Let’s say, hypothetically, that you’re trying to setup something for you and your friends to use. An FTP server, Minecraft server, demo website, whatever. Plus you have already have a simple little website hosted elsewhere with a cPanel and PHP/MySQL for your WordPress blog or something.
And let’s also say you have an ISP, called PictureyThink or MillenniumConnect or DecadeJoin or whatever, that will only give you a static IP for an extra monthly fee. But you’re already pretty upset with them because…
- They practically doubled your monthly bill despite their website saying things like “Price for life”, “No contract”, “No rate hike”, and “Keep your rate as long as you keep your plan” all over it.
- Your ISP is involved in several class-action lawsuits over the exact behavior above. So it definitely isn’t a one-off error on their part.
- You called them about it and they promised they’d resolve it and that your bill would be back to normal but it’s still nearly double the advertised rate months later.
- They advertised and sold you “1 Gig (1000 Mbps)” service, but your speeds are rarely over 30 Mbps, or just 3% of the advertised speed. And you’ve never seen speeds over 200 Mbps. (Yes, even when you connected your computer directly to the modem.)
In such a scenario you may feel justified in side-stepping their extra fee for a static IP, as at this point you’ve effectively paid that monthly fee for years to come.
Here’s how you might do just that.
Continue reading Dynamic IP workaround
One function most games need is the ability to display information to the user using text and numbers. It’s not uncommon for graphics libraries to have support for TTF fonts (see SFML and SDL). However, given the style of game I’m working on, what I would prefer is a bitmap font.
Just type “video game bitmap fonts” into Google image search and you can see how different they are compared to TTF. If you’re making a low resolution or pixel style game then bitmap fonts really fit the theme.
I’ve found libraries that deal with TTF fonts. I’ve also found programs that will supposedly turn TTF fonts into bitmap fonts. But the fonts I want are built from the ground up as a bitmap image, and I haven’t really found any way of using bitmap fonts (with SFML .NET specifically) within a project that satisfies that.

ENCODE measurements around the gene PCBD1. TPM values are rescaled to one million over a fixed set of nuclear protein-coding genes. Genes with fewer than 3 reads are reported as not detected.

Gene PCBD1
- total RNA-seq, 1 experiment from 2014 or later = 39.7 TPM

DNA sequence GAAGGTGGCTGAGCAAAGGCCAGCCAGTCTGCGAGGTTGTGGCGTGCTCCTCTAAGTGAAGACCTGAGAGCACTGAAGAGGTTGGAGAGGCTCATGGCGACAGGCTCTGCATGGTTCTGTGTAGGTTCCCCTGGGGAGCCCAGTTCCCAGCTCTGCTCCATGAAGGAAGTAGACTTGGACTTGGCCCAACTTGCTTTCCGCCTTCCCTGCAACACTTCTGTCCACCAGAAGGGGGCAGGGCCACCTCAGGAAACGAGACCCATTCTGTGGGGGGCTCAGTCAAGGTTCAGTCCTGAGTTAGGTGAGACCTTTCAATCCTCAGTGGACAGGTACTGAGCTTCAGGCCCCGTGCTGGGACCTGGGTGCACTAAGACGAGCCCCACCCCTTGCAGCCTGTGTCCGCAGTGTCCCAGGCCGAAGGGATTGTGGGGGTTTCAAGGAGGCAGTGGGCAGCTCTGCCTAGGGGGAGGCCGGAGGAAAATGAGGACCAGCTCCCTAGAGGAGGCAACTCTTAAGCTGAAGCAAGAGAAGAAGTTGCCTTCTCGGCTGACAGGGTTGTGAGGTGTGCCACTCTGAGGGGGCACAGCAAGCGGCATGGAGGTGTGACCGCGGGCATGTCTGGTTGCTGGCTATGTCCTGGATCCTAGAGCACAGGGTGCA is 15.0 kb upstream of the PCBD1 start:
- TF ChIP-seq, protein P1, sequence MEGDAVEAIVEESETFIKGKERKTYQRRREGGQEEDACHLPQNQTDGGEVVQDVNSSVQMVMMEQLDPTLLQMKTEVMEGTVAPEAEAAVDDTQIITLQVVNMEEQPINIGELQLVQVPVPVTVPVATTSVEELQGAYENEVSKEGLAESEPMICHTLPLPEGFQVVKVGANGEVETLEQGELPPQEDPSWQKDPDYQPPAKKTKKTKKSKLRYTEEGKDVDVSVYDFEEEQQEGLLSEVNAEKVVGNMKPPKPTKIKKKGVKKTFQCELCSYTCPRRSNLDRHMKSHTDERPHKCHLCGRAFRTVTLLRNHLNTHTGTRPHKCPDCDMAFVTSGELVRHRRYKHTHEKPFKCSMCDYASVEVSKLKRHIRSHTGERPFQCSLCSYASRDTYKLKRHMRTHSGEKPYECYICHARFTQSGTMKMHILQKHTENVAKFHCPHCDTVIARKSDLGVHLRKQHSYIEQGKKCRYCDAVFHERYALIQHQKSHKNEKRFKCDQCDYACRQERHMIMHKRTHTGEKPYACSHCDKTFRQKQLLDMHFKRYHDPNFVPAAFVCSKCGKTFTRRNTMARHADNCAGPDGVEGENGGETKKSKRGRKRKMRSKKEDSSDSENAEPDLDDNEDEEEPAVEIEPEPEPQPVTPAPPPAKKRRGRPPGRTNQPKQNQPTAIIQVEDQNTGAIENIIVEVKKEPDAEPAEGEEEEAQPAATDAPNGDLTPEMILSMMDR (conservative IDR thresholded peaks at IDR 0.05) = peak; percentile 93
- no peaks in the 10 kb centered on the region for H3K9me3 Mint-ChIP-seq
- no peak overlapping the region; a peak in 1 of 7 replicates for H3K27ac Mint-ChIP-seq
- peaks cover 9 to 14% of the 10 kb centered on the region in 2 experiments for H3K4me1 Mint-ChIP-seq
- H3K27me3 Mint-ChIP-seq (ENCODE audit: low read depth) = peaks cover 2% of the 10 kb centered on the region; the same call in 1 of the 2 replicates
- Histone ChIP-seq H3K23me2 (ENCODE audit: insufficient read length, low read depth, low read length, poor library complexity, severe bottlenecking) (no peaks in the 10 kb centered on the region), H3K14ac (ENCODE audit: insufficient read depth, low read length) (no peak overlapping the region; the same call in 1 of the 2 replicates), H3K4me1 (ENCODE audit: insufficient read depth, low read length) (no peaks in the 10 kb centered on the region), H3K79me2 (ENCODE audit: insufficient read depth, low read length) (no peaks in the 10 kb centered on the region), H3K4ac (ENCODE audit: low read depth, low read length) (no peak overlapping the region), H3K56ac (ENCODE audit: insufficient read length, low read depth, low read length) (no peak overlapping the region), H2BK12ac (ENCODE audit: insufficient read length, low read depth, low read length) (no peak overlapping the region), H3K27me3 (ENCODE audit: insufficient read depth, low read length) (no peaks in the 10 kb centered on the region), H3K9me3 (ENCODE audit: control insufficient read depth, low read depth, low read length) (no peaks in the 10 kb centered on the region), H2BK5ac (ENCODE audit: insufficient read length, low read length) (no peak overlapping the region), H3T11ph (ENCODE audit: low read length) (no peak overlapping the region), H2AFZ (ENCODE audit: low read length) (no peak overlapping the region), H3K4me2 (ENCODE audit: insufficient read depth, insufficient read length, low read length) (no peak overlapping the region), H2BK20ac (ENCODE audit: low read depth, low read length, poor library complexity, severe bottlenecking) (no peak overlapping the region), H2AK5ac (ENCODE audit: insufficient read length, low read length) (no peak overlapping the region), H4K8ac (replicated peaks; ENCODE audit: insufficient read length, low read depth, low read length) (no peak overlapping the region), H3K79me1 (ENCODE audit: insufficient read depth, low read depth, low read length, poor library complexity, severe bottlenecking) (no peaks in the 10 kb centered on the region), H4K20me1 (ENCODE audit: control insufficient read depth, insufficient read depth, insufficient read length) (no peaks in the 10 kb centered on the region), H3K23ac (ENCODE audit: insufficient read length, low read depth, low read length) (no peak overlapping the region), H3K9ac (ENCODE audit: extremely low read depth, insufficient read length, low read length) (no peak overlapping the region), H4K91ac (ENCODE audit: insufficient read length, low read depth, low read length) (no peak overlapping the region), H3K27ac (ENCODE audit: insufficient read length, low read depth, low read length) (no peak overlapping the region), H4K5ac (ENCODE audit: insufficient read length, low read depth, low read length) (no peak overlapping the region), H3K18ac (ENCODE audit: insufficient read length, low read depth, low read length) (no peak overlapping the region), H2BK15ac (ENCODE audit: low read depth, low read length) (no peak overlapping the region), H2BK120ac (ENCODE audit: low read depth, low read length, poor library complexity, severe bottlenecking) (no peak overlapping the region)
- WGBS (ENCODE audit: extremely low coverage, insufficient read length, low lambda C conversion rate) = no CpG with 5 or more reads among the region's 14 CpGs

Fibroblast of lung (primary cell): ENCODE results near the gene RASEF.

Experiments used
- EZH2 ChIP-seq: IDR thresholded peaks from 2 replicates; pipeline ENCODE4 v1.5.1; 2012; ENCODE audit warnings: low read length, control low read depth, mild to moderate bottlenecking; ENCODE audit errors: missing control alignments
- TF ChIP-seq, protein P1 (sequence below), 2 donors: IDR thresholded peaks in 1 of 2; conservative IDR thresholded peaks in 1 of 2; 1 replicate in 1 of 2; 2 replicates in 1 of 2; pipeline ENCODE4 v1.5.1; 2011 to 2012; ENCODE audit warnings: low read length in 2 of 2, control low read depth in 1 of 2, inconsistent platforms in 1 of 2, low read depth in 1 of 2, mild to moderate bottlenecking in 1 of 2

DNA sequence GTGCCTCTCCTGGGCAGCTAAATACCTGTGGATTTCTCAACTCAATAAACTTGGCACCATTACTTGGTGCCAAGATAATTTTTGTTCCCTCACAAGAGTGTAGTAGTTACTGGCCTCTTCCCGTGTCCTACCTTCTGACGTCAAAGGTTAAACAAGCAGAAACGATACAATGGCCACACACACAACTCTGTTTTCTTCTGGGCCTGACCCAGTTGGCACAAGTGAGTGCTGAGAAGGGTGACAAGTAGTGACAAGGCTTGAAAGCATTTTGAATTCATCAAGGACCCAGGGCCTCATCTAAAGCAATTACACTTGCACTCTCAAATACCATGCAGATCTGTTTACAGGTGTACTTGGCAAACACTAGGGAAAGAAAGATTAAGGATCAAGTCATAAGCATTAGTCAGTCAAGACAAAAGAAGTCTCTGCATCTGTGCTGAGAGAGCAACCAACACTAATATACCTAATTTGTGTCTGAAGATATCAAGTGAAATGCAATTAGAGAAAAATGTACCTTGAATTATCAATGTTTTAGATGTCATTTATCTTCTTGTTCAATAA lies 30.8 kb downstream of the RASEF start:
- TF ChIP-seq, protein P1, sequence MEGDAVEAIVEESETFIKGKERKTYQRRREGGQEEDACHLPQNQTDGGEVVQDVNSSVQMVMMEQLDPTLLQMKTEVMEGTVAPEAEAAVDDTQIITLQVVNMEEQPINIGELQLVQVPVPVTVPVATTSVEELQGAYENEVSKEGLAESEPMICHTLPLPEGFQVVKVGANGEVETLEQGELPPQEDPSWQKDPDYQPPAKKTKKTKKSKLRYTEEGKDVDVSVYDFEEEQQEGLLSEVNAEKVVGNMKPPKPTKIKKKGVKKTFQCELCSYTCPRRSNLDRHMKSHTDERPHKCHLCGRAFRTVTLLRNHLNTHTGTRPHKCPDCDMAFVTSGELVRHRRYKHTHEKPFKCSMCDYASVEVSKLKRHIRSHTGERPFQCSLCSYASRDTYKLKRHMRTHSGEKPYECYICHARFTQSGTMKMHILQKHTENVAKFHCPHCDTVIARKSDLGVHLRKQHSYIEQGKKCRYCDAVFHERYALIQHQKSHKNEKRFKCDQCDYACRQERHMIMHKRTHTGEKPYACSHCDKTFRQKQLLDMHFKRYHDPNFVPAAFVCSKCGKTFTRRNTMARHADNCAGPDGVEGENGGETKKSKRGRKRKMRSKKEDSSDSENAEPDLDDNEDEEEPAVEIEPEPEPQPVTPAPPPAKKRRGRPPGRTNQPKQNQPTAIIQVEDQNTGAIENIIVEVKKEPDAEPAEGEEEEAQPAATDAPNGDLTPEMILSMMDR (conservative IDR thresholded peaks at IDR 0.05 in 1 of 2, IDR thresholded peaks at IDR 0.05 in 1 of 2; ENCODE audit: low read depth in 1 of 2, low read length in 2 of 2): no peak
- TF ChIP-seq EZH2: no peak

It seemed like a decent sized task to work on myself, so I took a stab at it.
Continue reading Bitmap (Pixel) Fonts
I recently got into Rubik’s cubes using the beginner’s method (thank you badmephisto for the tutorial). Then I started learning learning F2L so I could complete the middle layers quicker. But while F2L is more intuitive, solving the last layer is more algorithmic.
I want to use 4LLL to solve the last layer because I’d “only” have to learn about 16 algorithms compared to the 78 algorithms for 2LLL. But it takes time to solve the cube to the point where I would need to use one of the algorithms I’m trying to memorize. So I wanted to just study the algorithms themselves, flashcard style. To do that I made a simple page.
The page itself is here, and I made a GitHub repo for the page (not sure why) here.
I’ve been working on a small game recently, the goal of which is to change your player’s color to match the colors of incoming lines so that you can pass through them. Detecting when the player crosses a line is at the core of the game.
Detecting which side of a 2D line a point is on is a pretty simple task. I’d wager most people have encountered the problem relatively early in their game development efforts (not allowing the player to move outside of the screen, for example). Nonetheless it’s probably something that people (including me) have solved in an inefficient or needlessly complex way. So I’m going to go over the problem and solution implemented in my game.
Continue reading Detecting Line Crossings
I had an idea recently for a project that I both wanted to use SFML for, and wanted lots of buttons and controls. My instinct was to use SFML.Net and C#, specifically with a WPF window so I could use XAML for my layouts.
Actually getting the two to work together was harder than I expected though. But I managed to get a working setup going, which I’ll document here step-by-step.
Continue reading SFML.Net and WPF